Shebeke Art

The word “shebeke” means “net” or “lattice” which is composed of seperate wooden bars without clue and nails. The master at first makes standart details of various forms of firm sorts of wood (box-tree, walnut, beech, oak), then assembles design composing the surface of the window or the door, the built-in closet or the pavilion according to ready – made pattern.

Traditional compotisions of shebeke are “jafari”, “sakkiz”, “onalty”, “gullaby”, “shamsi”, “gellu” and “bendi-rumi”.

Shebeke art is unique and its tradition is often compared with European stained-glass window, sometimes they are considered be equal. Shebeke and stained-glass window really have some common features. The main mathematical of these kinds of art is stained glass. Therefore the main means of artistic expression is the same: it springs up as a result of the light flowing through the stained glass. But shebeke and stained-glass window have absolutely different figurativve language.

The visual language of shebeke is like geometrical ornamet of the carpet. Geol or medallion, rosette is the main element of a carpet composition. The combination of various or the same geols makes central ground of a carpet. It is assumed that geols in due course passed to the sphere of shebeke surviving their formal structure. But the logics of form-making gives the opportunity to affirm the reverse. Just in shebeke patterns the geols make complimentary compositions where the figure is equal to the ground: so Turkish visual language is incarnated in the itspurity and completeness of signs. In the majority of geometric cartpets, on the contrary, there is a central coloured ground serving as a background for the ornament. The principe of polyiconity doesn`t work here. It means that the language of shebeke is initial in regardof artistic language of the carpet but the last one having tried influences strange to Turkish culture in due course has under-gone the transformations and simplification. The language of shebeke, on the contrary, preserved its initial purity and completeness.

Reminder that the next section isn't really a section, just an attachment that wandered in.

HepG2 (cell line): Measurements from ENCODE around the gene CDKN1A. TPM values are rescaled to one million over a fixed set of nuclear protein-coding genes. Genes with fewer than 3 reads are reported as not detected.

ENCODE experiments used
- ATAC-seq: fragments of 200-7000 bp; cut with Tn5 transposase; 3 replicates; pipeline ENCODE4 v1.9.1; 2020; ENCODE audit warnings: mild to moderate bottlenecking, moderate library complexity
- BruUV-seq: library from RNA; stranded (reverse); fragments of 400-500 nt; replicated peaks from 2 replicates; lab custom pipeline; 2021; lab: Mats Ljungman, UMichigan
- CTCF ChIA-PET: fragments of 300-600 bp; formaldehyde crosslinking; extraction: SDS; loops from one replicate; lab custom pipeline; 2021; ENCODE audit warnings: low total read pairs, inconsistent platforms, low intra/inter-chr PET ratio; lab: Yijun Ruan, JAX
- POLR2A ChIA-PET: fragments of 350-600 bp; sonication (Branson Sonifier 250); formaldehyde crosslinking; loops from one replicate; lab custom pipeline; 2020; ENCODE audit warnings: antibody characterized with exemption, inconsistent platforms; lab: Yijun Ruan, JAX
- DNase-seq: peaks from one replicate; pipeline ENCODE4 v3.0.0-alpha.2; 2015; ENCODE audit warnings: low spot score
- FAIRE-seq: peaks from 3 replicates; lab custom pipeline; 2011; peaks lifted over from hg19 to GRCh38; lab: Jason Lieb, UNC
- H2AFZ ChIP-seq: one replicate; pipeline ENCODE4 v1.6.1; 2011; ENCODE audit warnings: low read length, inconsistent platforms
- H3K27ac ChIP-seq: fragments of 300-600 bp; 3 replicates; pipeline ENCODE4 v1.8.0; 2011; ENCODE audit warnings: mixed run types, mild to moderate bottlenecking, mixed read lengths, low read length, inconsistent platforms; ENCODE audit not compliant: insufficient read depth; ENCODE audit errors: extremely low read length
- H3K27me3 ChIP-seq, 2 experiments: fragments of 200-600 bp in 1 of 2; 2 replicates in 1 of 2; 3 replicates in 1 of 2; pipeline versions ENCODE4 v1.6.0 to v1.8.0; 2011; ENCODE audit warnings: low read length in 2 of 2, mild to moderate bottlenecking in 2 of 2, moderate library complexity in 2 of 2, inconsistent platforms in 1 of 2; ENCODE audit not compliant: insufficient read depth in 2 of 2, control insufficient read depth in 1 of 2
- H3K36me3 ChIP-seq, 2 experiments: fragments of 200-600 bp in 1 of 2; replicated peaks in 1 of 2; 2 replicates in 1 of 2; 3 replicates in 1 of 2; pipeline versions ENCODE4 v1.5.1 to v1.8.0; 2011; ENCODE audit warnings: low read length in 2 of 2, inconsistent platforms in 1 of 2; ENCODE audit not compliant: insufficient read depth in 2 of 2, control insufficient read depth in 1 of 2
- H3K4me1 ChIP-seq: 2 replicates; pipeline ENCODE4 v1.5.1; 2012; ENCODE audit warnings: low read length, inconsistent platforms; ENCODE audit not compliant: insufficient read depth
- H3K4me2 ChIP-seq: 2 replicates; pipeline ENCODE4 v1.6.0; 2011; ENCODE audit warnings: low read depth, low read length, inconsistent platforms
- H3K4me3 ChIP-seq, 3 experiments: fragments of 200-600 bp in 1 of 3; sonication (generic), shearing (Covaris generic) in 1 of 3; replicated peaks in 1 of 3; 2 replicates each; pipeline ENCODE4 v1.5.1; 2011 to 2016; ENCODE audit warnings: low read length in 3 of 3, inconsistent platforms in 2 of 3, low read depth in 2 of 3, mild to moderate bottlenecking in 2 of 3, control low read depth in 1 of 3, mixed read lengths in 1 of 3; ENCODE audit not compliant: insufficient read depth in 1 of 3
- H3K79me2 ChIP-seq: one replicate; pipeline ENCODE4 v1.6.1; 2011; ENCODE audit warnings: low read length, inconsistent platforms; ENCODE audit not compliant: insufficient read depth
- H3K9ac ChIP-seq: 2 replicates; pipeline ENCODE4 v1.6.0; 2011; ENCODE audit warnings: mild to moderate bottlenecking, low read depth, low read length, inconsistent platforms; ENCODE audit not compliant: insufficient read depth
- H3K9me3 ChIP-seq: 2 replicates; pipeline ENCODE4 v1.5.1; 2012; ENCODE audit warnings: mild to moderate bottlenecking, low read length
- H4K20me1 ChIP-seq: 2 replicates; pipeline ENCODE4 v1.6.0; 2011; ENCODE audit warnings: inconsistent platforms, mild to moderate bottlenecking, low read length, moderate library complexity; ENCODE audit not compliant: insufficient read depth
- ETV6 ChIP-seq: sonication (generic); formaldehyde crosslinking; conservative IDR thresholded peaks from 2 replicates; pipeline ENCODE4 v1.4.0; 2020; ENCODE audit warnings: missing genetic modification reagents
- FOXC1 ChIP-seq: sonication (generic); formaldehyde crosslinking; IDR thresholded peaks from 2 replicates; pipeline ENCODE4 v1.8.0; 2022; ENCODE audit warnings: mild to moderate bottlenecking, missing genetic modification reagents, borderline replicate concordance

Shebeke tradition is unique so that it makes possible in equal measure to solve sucsessfully problems of design both in the interior and exterior of buildings. Shebeke design in most cases face internal and external space at the same time. Shebeke tradition doesn`t bear insincerity; geometry of its forms excludes the penetration of all incidendal and provisional into structure of artistic image. It differs shebeke form monumental forms of figurativve arts and on the contrary brings together with abstract art.

Shebeke patterns are like mosaics of the life itself – they are diverse unpredictable as well.

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